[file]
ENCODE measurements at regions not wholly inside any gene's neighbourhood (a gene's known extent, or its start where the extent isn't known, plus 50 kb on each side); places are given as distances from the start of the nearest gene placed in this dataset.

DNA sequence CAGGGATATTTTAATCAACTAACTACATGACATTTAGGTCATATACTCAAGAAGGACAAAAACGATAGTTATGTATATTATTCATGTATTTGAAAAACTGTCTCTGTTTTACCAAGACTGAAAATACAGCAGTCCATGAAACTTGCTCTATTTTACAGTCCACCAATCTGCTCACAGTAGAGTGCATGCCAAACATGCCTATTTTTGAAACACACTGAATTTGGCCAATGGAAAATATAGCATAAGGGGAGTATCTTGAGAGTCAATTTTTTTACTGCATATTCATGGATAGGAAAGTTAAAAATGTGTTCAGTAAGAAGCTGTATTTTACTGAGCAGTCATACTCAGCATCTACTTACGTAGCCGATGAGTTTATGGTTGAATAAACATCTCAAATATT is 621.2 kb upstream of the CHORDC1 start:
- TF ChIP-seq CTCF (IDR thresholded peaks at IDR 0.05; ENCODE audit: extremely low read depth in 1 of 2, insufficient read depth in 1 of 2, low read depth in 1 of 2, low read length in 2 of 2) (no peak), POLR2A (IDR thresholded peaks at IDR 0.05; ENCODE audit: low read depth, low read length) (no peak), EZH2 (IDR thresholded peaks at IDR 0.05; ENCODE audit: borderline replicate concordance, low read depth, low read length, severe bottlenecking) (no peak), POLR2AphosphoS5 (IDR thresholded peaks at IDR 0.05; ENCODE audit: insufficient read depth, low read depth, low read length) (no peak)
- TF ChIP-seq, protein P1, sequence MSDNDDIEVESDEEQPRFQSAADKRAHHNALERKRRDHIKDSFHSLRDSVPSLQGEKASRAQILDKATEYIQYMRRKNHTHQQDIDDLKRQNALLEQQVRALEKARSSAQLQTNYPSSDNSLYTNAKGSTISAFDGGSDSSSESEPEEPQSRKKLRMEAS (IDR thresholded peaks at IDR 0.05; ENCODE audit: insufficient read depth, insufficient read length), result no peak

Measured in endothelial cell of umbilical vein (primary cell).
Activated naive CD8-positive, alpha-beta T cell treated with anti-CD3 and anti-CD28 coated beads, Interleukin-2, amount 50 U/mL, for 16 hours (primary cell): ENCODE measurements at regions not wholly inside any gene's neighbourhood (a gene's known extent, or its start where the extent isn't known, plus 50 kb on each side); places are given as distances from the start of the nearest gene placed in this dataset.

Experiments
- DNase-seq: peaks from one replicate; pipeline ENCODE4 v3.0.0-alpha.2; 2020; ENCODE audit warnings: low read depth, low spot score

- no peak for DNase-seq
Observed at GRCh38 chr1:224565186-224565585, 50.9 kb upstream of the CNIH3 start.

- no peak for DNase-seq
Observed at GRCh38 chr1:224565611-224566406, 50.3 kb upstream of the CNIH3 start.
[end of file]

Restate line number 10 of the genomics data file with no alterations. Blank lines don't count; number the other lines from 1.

Observed at GRCh38 chr1:224565186-224565585, 50.9 kb upstream of the CNIH3 start.